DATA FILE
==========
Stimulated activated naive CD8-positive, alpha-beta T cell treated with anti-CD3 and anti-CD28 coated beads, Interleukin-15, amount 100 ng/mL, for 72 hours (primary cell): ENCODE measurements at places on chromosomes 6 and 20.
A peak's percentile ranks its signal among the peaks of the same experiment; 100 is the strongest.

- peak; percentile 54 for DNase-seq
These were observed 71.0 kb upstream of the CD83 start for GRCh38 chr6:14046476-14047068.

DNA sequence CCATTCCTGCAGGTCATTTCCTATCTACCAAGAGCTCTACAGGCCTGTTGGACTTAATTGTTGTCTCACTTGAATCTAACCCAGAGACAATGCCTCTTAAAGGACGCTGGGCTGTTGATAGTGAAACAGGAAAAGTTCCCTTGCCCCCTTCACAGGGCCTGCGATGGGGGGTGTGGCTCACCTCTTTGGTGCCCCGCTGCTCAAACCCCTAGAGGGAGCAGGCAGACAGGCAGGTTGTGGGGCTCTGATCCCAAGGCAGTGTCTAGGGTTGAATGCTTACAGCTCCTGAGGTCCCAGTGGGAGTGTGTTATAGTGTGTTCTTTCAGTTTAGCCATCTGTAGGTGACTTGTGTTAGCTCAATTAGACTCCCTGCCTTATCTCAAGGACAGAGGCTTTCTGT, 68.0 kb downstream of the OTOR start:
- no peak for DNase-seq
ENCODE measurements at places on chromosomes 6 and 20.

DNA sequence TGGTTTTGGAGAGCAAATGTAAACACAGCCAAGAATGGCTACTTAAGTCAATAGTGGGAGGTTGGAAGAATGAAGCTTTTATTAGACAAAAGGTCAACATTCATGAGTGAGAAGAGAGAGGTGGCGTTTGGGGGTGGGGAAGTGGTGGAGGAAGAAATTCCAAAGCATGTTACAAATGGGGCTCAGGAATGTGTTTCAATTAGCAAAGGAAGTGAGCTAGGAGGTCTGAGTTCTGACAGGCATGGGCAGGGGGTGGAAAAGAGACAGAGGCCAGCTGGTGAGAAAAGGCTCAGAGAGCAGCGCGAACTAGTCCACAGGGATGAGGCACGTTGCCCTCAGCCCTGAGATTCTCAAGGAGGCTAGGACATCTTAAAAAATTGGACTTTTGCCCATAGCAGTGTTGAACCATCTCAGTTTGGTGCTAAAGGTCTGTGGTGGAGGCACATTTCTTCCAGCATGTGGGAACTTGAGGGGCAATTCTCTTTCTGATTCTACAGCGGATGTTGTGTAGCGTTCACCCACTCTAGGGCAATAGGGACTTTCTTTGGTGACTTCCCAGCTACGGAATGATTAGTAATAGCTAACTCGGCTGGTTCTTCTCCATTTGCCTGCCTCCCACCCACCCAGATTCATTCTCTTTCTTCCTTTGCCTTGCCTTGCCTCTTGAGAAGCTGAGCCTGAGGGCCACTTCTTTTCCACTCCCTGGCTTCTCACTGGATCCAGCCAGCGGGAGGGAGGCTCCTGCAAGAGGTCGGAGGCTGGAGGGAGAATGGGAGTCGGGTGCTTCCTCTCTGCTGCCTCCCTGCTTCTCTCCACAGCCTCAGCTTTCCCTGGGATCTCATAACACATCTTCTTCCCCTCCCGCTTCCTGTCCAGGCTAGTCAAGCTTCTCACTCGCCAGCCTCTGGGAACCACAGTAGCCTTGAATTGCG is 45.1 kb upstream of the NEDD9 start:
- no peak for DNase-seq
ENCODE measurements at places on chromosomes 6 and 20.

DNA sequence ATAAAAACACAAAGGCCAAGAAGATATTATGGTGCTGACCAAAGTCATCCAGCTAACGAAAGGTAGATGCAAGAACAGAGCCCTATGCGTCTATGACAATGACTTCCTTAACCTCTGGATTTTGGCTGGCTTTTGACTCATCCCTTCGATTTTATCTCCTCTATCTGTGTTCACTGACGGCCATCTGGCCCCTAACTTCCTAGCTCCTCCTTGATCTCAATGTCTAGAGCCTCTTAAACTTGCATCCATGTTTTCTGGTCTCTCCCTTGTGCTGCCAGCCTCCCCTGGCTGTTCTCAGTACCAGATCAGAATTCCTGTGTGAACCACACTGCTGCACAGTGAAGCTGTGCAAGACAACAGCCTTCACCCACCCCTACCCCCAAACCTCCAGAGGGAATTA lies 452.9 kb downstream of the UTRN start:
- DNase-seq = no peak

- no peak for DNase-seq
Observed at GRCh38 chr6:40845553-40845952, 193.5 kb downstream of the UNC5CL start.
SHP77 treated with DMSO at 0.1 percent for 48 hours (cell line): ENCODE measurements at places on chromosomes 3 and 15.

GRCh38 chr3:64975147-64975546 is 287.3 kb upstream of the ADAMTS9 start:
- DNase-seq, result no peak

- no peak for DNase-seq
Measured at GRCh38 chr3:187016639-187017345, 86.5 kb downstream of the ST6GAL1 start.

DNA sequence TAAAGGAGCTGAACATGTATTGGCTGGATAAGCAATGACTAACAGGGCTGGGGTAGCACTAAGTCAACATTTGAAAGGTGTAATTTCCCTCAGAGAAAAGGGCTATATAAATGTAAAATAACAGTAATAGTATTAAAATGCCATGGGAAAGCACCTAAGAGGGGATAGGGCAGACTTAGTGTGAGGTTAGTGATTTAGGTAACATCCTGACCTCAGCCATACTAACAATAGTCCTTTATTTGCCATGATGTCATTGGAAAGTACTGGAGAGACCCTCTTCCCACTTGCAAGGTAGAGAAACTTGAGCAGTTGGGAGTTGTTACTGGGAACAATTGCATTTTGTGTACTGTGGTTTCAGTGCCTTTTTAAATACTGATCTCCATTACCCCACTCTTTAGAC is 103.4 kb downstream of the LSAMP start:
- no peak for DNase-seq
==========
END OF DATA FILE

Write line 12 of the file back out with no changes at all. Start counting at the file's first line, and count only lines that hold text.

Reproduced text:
- DNase-seq = no peak